Re: The Cognitive Style of PowerPoint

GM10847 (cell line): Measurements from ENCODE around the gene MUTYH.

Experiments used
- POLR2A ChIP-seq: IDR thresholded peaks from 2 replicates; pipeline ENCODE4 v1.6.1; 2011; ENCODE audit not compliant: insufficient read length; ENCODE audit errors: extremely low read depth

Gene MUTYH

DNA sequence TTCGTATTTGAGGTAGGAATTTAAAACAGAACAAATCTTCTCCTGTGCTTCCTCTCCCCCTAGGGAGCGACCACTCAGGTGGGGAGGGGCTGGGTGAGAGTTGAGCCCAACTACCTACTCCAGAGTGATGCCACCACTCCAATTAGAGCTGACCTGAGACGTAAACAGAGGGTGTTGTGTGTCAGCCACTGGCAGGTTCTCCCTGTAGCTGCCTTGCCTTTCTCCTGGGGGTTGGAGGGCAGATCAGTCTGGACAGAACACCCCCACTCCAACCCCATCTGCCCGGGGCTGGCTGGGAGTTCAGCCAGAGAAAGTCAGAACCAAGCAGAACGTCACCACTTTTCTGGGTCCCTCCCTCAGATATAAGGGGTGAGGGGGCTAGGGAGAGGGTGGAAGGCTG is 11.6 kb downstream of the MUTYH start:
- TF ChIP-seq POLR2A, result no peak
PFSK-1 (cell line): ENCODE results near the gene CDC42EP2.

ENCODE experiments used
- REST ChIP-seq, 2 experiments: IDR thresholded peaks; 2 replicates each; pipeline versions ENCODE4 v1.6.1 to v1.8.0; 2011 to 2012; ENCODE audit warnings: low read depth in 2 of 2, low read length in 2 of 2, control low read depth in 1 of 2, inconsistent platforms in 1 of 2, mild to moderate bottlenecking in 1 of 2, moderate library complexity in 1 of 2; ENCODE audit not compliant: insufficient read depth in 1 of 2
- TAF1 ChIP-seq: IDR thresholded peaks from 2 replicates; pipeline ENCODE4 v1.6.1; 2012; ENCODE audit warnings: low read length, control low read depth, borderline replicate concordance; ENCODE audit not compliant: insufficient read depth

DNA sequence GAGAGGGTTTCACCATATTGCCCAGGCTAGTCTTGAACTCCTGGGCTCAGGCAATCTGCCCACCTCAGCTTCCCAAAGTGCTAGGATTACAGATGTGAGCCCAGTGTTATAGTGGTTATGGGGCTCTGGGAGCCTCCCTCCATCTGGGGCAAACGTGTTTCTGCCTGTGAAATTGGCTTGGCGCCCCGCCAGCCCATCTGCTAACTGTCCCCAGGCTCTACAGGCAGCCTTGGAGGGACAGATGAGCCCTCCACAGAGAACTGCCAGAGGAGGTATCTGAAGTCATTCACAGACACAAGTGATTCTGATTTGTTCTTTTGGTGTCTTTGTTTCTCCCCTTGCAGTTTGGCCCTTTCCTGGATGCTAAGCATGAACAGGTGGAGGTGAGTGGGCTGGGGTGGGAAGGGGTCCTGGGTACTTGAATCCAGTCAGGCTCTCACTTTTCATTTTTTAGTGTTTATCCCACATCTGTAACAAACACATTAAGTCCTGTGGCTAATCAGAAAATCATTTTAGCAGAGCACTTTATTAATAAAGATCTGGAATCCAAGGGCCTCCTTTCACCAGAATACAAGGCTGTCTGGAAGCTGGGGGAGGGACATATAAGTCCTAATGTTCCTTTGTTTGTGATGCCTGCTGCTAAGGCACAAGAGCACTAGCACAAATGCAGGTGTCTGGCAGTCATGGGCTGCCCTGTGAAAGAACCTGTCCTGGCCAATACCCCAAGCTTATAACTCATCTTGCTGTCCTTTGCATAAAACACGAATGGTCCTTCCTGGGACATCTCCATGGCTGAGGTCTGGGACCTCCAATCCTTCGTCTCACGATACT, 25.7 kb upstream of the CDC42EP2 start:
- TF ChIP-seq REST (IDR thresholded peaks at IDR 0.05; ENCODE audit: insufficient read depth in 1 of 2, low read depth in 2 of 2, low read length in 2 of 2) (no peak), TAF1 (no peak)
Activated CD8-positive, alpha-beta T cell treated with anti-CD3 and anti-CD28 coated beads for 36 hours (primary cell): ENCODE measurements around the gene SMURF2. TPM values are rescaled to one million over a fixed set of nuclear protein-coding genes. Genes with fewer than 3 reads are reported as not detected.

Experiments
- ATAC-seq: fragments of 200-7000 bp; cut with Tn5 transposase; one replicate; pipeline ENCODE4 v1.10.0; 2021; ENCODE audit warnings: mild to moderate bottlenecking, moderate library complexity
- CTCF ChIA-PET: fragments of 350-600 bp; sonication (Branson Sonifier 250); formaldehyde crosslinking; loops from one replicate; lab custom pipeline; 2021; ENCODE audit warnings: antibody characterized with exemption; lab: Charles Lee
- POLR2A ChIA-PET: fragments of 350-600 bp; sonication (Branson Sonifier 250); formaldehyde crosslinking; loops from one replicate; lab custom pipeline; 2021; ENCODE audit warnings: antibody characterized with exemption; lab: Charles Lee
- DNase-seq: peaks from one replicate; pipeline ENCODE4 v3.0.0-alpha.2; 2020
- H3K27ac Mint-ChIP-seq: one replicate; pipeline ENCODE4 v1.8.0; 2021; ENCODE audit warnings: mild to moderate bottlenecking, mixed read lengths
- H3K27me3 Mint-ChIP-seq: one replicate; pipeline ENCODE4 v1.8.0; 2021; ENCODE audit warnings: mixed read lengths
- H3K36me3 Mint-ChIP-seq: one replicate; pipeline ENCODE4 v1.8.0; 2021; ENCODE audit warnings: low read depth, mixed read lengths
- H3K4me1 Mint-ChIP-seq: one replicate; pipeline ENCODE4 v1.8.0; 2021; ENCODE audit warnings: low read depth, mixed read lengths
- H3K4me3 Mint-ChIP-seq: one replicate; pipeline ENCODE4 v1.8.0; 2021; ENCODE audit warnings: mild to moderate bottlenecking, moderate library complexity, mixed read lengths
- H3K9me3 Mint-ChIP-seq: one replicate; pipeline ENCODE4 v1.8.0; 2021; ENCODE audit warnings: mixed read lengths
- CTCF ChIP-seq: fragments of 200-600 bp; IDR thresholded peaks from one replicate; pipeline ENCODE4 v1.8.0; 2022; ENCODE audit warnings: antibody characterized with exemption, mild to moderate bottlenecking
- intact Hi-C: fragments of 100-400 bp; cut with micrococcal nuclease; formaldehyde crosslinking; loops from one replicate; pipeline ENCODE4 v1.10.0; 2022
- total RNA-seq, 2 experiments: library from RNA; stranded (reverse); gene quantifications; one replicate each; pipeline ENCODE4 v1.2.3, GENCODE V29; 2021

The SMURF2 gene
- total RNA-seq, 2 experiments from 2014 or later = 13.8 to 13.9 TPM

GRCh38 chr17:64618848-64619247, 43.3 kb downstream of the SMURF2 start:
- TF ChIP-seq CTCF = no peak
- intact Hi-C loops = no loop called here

On Dec 15, 2003, at 9:46 AM, Jonathan Robie wrote: > > > What is the "cognitive style" of writing documents in XML vs. > PowerPoint, Word, or FrameMaker? Do the tools we use to write affect > the way we think? I'll bite. I think the "cognitive style of PowerPoint" is more driven by the necessity of presenting information in a small number of discrete slides, each of which is constrained to have no more information than can fit in a 1024 x 768 pixel space with the words no smaller than 18 pt font and a strong convention to use simple graphics rather than words to illustrate something. One can write slides in hand-authored HTML, or SVG or Flash or Apple Keynote, and you still have the problems that Tufte notes. Just as dyed-in-the-wool FORTRAN programmers can write FORTRAN in any language, experienced PowerPoint Rangers can write .PPT in any format. "Presentations largely stand or fall on the quality, relevance, and integrity of the content. If your numbers are boring, then you've got the wrong numbers. If your words or images are not on point, making them dance in color won't make them relevant. Audience boredom is usually a content failure, not a decoration failure" http://www.wired.com/wired/archive/11.09/ppt2.html So, a forty word slide with smarmy, incoherent graphics written with HTML+JPEG or SVG or some other open format is just as bad as the same slide in PPT. True, PowerPoint and its ilk encourage that by making it easy to write cutesy slides rather than thoughtful analyses, but that's Microsoft giving its customers what the sales/marketing consultants of a generation ago said they should want.
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